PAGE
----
How To Choose A Record Producer/Recording Studio – Part 1 – Recognizing Past Failures

Drums.jpgIn this series, I will explain my perspective on how bands
can make better records by learning the right reasons to choose a record
producer, rather than many of the flawed ways of the past.
As a record producer with over a decade of experience and hundreds of
record under my belt, I have witnessed bands choose me and my fellow
producers for both smart and stupid reasons. Seeing as this is one of
the most crucial decisions in a bands career, this is some of the most
important information you can learn. 

Making a great record
is what we all want to do. Unfortunately, one of the biggest causes of a
bad record is making a poor choice in who should produce your record.
Many veteran music industry people still guess and use flawed logic when
making this crucial decision. Over the years we have all heard records
with great songs but flawed production. It happens all the time and many
times we can’t even get into a record because the approach taken by the
producer is so repulsive that it makes it a unlistenable mess. After
the jump we will begin to discuss some of the flawed ideas that have
ruined many a record and in the preceding parts of this series we will
discuss how to understand and fix them


Budget- The first problem we run into when making a record is not
having the proper budget. In this day and age you do not need $100k
or even $20k to make a record that changes the world. You do however
need to be realistic about if you are budgeting enough money to
accomplish your goals. More often than not this is what kills a record
before it is even recorded.

Personality – While it is
important that you get a good feeling from your producer/engineer, that
is not everything. There are plenty of producers who are aces at
meetings and not the right person to get the sound you are looking for.
Just because someone was the coolest person at a meeting does not mean
you should work with them. On the flip side, if you have a bad vibe from
someone from the get-go, in all likelihood it will only get worse once
the pressure of the studio is upon you.

Dog And Pony Show -
A fancy studio with a huge console, glass windows and a high ceiling
does not make great records. A talented person with great ideas for your
record does. These days fantastic sounding records can be made in
bedrooms. High studio prices, fancy equipment and comfortable lounges don’t
make great records. Listen to 90% of the records that come out of big
studios and you will realize this instantly.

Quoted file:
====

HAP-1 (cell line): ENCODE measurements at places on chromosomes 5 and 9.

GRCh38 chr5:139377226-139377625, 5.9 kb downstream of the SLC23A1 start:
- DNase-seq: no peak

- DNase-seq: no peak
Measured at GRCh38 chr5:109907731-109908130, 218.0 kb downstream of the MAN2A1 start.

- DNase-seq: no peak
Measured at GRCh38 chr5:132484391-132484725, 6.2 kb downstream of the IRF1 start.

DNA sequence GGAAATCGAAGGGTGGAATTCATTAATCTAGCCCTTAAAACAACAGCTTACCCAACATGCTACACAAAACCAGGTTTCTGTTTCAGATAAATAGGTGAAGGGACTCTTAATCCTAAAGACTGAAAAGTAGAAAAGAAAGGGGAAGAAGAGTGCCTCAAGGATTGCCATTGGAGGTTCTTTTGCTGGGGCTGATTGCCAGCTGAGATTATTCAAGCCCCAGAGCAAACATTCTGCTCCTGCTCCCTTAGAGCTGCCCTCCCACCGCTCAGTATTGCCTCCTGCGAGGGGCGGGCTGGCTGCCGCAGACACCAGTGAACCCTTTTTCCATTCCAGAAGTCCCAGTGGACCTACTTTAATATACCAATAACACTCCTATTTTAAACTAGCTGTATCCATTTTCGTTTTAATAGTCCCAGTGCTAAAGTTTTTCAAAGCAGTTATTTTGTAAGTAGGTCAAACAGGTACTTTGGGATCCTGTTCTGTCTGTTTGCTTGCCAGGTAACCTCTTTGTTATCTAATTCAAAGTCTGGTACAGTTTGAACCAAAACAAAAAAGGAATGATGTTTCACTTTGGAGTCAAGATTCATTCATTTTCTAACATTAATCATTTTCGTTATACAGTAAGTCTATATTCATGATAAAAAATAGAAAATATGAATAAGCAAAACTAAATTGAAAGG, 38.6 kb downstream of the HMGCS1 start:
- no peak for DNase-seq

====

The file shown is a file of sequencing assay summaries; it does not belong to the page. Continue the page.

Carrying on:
Filling In The
Blanks - 
Just because someone has had a successful record in the
past does not mean they are the right producer for you. Every group has
blanks that they need filled in. What often makes a great record is a
group teaming up with a producer who fills in those blanks properly. For
example, if you group has perfect vocals and you get a producer who is
inept at drumming ideas and your drummer is just as inept, your record
will most likely be dead from the moment the rhythm tracks are laid
down. Just because a producer made a great record with a few bands you
love doesn’t mean they are a genius and can deliver the same results for
your record. It means their blanks and that group’s blanks worked
together and fit together like puzzle pieces to make a great picture.

Planning
-
One of the most overlooked parts of making a great record is good
planning. If a group doesn’t have the songs or their performances down,
the record may take longer than average to make. That said, if the
producer is on a tight schedule and a record has to be done on time this
can also kill a record instantly. Proper planning has killed more
records that I can count.

These are some of the more basic
problems records die because of. In this series we will go over many,
many more reasons and how to fix them. Stay tuned.

Jesse Cannon is the editor of Musformation. He produces records at his studio Cannon Found Soundation. Follow him on Twitter at @JesseCannonMusF. For more info please visit his website.

  • Anonymous

    I disagree, big Studios can create amazing sounds. It’s a huge generalisation to make that kind of statement.
    That kind of talk is what’s killing great british studios like Abbey Road!!
    There is a place for big studios and bedroom studios, let’s work together to keep the British Music industry alive